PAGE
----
The transition to natural beauty came easily for me. I happily ditched my antiperspirant for an herbal-scented deodorant. I easily traded chemical-laden shampoos and conditioners for those made with naturally derived ingredients. And it was with a smile that I substituted my big-brand conventional toothpaste for a natural tube enhanced with Mentha piperita, peppermint essential oil. But there was one area of old-school grooming and primping that I just couldn’t give up: perfume.
I wasn’t a fragrance hound, nor a collector of scent in any way or form, but I held fast and strong to one. The elegant glass bottle sat front and center in a bathroom cabinet filled with organic hair gel and biodynamic eye cream, glistening and shimmering among all that recycled plastic. After a lifetime without a scent to call my own — I had given up looking — this perfume had fallen in my lap, sent for review to the women’s magazine where I was an editor. At first sniff I thought it was OK. It wasn’t until later that night that I found myself staring in awe at the blipping pulse point on my inner wrist. I was on the subway and had been looking for the source of the intricate, delicate fragrance that had subtly but completely enveloped my nasal passages. Some quick deduction (I was sandwiched by two hairy men) led me to my own wrist, where I had sprayed the perfume before heading out.
This was not your average scent — not beachy or fruity or musky, not an obsession or an eternity or happy. It was uplifting and fun and feminine without being simple or predictable. It was a summer in the south of France, a rowdy night in a Texas dive bar, a hike in the Canadian Rockies. It had become my signature scent, and as I learned about the synthetic ingredients used in pretty much every conventional perfume, my dirty little secret.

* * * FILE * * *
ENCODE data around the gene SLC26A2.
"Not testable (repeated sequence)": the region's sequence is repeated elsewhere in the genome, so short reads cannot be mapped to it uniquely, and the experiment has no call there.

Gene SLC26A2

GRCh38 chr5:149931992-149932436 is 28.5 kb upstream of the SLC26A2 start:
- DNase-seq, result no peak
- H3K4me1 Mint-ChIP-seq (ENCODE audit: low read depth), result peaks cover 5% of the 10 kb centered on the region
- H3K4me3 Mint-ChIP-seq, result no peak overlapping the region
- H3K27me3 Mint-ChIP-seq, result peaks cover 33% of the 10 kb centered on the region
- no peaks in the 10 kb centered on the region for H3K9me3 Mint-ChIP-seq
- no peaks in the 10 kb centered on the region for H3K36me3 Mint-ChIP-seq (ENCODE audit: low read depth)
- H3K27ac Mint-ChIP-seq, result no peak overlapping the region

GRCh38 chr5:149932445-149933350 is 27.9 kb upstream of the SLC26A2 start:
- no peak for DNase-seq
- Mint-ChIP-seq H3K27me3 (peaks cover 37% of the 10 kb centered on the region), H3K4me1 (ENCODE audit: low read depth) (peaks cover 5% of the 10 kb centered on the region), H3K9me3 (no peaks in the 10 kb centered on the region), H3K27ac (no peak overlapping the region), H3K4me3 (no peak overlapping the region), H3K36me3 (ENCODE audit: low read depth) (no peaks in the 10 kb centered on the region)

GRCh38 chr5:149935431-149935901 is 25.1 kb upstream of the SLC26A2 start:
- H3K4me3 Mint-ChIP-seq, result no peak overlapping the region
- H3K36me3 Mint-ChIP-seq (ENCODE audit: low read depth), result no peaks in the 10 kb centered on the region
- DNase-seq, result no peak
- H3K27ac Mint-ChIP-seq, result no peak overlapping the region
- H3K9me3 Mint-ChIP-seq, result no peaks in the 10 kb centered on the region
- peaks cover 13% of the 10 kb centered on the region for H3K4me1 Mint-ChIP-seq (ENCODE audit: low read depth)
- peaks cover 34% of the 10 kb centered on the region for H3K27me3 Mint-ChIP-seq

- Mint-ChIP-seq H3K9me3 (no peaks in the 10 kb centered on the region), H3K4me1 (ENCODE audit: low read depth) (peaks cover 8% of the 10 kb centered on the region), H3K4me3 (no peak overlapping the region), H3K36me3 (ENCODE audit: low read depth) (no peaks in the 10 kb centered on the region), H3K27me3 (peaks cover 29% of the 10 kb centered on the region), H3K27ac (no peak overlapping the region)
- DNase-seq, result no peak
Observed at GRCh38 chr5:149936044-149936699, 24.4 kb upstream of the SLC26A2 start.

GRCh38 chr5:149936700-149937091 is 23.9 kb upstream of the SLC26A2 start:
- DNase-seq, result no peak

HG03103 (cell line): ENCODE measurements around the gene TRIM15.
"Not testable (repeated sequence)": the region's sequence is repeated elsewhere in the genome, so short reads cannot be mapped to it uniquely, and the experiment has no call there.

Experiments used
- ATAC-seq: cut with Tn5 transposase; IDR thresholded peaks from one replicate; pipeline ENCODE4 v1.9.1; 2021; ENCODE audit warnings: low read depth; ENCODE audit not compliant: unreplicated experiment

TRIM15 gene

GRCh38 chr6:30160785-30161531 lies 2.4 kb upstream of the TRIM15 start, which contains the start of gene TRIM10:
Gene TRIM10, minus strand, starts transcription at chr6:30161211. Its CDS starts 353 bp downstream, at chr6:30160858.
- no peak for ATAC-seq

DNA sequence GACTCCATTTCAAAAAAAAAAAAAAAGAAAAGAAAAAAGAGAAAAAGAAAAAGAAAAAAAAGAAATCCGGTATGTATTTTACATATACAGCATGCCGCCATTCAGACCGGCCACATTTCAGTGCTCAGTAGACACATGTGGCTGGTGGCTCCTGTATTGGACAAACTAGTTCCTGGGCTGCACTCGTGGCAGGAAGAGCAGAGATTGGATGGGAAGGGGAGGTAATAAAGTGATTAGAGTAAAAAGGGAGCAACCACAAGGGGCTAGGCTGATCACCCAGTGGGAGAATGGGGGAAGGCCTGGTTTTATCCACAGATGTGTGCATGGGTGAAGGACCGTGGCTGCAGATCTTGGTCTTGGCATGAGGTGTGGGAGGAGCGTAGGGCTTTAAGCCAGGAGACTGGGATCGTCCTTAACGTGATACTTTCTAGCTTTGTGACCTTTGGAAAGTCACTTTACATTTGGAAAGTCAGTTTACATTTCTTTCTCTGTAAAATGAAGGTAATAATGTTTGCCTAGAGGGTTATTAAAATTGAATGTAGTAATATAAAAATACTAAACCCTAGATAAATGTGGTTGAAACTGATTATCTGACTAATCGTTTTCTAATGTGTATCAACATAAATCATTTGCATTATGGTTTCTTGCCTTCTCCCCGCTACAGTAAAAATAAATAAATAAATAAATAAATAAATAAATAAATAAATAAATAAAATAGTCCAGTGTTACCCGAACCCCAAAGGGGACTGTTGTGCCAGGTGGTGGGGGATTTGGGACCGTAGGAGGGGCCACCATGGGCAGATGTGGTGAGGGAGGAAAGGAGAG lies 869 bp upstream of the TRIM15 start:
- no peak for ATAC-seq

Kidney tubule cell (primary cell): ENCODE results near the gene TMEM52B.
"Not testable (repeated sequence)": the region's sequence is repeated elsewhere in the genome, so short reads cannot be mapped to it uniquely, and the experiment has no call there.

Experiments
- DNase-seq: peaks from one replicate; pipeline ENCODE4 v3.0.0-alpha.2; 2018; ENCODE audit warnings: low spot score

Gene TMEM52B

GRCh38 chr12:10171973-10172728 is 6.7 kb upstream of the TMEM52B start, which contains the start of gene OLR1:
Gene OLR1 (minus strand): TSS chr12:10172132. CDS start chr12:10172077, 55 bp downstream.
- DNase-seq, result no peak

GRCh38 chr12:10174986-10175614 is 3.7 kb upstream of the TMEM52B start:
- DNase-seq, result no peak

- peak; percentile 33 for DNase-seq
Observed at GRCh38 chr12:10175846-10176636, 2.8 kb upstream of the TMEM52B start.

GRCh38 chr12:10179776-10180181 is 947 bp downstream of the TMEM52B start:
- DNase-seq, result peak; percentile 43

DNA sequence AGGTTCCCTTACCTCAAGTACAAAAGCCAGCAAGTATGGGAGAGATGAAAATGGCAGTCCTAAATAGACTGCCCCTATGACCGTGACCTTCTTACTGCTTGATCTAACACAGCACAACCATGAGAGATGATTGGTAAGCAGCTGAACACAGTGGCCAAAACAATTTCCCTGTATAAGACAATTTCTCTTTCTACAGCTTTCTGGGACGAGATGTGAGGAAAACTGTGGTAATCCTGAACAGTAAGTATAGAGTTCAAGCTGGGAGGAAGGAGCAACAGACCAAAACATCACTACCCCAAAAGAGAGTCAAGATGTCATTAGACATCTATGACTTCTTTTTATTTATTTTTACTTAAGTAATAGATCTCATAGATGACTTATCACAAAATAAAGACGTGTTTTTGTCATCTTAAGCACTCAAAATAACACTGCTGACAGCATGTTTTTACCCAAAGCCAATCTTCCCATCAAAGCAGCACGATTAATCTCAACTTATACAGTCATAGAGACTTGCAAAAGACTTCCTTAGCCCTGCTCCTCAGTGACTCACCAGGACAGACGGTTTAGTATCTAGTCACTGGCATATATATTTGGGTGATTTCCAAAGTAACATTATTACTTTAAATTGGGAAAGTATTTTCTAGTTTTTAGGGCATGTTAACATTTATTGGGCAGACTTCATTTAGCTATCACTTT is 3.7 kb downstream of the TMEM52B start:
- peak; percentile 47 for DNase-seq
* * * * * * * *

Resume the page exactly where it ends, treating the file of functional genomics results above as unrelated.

Until quite recently, natural fragrances couldn’t even begin to compete with the conventional perfume that had won me over. I didn’t want to smell like patchouli (too hippie) or lavender (too potpourri) or grapefruit (too breakfast) and even if I did, I wouldn’t want the aroma to fade in five minutes. But now perfumiers like Natalie Szapowalo and Annie Morton of Tsi-La Organics are tempting me away from the dark side with complex, interesting scents derived from essential oils and plant botanicals.
“The average mass-market fragrance contains only about 3 percent natural ingredients,” Szapowalo says. “The rest of the list is primarily made up of synthetic compounds derived from petroleum, like benzene, an additive in gasoline, and propylene glycol, an additive found in antifreeze.” Tsi-La fragrances, on the other hand, are free from preservatives and synthetic colors and are either made with organic and GMO-free alcohol or are oil-based (which may take some time to get accustomed to if you’re used to the spray-on experience).
For Szapowalo perfume is an experience that will be different for every woman. “Synthetic fragrances stay stagnant on your skin, while naturals blend with your chemistry. We ask a woman to roll our scents into the palm of her hand and then rub her palms together. The body’s own natural chemistry mixes the fragrance. Then she can rub it through her hair or on the back or nape of her neck,” she says. “It is a customizable experience. Because all of our fragrances are 100 percent natural, you can mix our scents to create your own scent.”
I took the roll test and found that Tsi-La’s pretty packaging gave me an aesthetic jolt of joy comparable to that of my chiseled glass bottle and, more importantly, that the scents held within were nuanced and intriguing — fit to be called my own.
Marisa Belger is a writer and editor with more than 10 years of experience covering health and wellness. She was a founding editor of Lime.com, a multiplatform media company specializing in health, wellness and sustainable living. Marisa also collaborated with Josh Dorfman on “The Lazy Environmentalist” (Stewart, Tabori, and Chang), a comprehensive guide to easy, stylish green living.
Please note: Neither Marisa Belger nor TODAYshow.com has been compensated by the manufacturers or their representatives for her comments or selection of products reviewed in this column.
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